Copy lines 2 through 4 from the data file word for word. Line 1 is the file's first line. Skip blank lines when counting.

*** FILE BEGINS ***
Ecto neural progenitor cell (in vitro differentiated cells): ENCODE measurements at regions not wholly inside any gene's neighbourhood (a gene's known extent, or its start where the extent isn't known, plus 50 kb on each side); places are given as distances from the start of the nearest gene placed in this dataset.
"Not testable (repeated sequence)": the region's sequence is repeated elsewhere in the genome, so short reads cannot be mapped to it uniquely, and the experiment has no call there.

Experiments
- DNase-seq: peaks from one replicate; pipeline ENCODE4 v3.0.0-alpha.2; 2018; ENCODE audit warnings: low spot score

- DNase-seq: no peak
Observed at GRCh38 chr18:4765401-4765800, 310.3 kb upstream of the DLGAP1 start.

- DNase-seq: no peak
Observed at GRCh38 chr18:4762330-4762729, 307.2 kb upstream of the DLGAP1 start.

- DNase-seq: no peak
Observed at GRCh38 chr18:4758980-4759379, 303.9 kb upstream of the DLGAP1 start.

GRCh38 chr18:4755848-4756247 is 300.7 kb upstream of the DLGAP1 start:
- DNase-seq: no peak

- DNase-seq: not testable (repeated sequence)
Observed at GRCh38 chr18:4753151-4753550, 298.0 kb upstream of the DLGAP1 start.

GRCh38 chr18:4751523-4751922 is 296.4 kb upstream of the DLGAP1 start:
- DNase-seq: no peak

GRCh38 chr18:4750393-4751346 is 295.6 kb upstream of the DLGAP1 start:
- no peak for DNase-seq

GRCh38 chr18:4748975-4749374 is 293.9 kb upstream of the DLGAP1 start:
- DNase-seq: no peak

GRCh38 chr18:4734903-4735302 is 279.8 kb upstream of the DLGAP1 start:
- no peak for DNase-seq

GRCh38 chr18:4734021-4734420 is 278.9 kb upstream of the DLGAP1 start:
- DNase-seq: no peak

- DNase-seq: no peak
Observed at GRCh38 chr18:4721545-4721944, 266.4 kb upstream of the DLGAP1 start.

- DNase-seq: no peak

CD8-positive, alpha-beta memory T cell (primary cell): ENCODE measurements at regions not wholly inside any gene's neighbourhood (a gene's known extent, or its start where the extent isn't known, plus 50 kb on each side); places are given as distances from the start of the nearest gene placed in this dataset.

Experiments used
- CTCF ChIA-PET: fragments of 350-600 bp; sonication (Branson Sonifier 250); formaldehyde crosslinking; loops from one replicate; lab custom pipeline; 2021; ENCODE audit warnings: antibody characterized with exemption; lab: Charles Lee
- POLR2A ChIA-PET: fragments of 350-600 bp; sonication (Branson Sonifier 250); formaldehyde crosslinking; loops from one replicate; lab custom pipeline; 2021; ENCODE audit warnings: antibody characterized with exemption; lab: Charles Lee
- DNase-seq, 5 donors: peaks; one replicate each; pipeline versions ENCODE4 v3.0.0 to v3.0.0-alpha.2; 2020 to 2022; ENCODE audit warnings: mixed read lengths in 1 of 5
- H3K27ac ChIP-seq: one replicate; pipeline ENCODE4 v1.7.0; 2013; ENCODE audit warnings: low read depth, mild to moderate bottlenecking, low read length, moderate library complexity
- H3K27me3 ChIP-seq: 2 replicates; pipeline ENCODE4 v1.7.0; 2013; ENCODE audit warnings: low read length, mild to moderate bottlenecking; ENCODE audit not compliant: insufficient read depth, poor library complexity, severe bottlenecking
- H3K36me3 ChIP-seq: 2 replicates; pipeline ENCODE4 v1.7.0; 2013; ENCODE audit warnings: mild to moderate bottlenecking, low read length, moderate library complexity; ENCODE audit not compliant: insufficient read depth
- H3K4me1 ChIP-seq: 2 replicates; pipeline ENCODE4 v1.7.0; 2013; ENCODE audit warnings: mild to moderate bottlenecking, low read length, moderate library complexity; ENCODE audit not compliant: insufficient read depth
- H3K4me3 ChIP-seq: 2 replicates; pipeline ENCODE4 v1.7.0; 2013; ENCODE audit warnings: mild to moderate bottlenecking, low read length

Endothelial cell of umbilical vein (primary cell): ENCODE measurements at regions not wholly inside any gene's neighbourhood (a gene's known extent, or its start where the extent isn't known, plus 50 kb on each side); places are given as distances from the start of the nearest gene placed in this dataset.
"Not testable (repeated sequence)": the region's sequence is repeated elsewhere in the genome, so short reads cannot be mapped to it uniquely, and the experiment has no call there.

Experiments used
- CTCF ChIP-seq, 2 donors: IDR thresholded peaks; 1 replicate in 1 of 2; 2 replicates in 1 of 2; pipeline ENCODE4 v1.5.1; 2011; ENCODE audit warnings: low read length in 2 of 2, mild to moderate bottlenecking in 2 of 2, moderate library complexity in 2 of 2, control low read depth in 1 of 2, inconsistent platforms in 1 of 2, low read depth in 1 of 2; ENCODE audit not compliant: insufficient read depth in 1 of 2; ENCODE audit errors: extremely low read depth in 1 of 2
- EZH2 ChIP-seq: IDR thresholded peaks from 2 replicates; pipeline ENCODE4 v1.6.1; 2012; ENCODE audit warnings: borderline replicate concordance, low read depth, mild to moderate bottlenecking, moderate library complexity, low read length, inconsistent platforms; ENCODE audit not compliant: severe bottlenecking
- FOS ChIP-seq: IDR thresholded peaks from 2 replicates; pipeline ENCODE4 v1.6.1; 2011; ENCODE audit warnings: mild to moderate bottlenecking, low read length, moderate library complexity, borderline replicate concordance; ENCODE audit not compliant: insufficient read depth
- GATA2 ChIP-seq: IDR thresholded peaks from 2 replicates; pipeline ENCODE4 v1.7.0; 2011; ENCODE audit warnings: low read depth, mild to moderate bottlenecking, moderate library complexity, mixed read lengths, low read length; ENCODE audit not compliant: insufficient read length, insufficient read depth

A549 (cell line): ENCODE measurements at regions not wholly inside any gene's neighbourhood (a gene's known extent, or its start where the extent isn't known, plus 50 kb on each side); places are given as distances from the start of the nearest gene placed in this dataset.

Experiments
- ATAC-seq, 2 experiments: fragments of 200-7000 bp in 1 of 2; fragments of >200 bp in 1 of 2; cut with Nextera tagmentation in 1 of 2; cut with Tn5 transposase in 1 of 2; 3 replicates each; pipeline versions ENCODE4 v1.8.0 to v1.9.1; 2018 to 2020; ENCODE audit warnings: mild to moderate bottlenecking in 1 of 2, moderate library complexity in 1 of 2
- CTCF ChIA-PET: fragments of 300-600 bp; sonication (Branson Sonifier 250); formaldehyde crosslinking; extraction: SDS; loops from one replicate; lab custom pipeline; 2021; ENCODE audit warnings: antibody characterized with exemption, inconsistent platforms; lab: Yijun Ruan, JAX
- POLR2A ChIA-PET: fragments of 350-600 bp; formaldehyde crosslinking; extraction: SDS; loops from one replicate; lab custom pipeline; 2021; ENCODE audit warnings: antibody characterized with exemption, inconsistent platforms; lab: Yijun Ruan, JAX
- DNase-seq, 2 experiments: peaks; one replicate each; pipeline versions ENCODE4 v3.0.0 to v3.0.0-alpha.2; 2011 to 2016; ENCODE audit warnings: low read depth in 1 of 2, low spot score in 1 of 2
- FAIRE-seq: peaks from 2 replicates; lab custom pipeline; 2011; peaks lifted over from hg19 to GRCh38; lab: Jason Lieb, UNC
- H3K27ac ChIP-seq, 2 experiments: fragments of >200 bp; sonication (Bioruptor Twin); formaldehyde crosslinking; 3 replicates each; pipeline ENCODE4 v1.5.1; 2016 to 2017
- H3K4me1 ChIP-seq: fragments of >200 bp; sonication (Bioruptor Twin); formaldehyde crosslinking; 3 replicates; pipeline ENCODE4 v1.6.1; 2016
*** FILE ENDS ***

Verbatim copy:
"Not testable (repeated sequence)": the region's sequence is repeated elsewhere in the genome, so short reads cannot be mapped to it uniquely, and the experiment has no call there.

Experiments
- DNase-seq: peaks from one replicate; pipeline ENCODE4 v3.0.0-alpha.2; 2018; ENCODE audit warnings: low spot score